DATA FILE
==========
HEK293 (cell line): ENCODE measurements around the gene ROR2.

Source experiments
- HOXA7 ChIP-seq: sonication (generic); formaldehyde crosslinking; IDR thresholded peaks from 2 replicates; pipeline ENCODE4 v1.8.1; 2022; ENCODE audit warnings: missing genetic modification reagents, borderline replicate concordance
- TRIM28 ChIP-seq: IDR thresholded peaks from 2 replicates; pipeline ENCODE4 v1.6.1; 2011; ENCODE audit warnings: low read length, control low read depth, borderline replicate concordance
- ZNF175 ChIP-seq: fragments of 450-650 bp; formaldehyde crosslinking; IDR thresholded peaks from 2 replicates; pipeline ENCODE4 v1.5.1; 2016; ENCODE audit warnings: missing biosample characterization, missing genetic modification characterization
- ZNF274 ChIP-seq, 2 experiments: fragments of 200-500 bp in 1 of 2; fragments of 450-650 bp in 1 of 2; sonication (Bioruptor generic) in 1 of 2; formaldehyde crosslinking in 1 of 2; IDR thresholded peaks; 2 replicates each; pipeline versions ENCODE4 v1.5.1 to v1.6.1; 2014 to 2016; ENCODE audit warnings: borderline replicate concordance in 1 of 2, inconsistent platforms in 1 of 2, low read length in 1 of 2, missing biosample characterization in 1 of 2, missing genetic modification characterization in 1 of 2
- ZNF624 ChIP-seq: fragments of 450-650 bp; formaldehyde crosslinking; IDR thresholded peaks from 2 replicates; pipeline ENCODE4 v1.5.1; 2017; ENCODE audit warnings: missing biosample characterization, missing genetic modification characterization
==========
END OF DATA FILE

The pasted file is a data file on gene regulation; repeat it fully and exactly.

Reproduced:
HEK293 (cell line): ENCODE measurements around the gene ROR2.

Source experiments
- HOXA7 ChIP-seq: sonication (generic); formaldehyde crosslinking; IDR thresholded peaks from 2 replicates; pipeline ENCODE4 v1.8.1; 2022; ENCODE audit warnings: missing genetic modification reagents, borderline replicate concordance
- TRIM28 ChIP-seq: IDR thresholded peaks from 2 replicates; pipeline ENCODE4 v1.6.1; 2011; ENCODE audit warnings: low read length, control low read depth, borderline replicate concordance
- ZNF175 ChIP-seq: fragments of 450-650 bp; formaldehyde crosslinking; IDR thresholded peaks from 2 replicates; pipeline ENCODE4 v1.5.1; 2016; ENCODE audit warnings: missing biosample characterization, missing genetic modification characterization
- ZNF274 ChIP-seq, 2 experiments: fragments of 200-500 bp in 1 of 2; fragments of 450-650 bp in 1 of 2; sonication (Bioruptor generic) in 1 of 2; formaldehyde crosslinking in 1 of 2; IDR thresholded peaks; 2 replicates each; pipeline versions ENCODE4 v1.5.1 to v1.6.1; 2014 to 2016; ENCODE audit warnings: borderline replicate concordance in 1 of 2, inconsistent platforms in 1 of 2, low read length in 1 of 2, missing biosample characterization in 1 of 2, missing genetic modification characterization in 1 of 2
- ZNF624 ChIP-seq: fragments of 450-650 bp; formaldehyde crosslinking; IDR thresholded peaks from 2 replicates; pipeline ENCODE4 v1.5.1; 2017; ENCODE audit warnings: missing biosample characterization, missing genetic modification characterization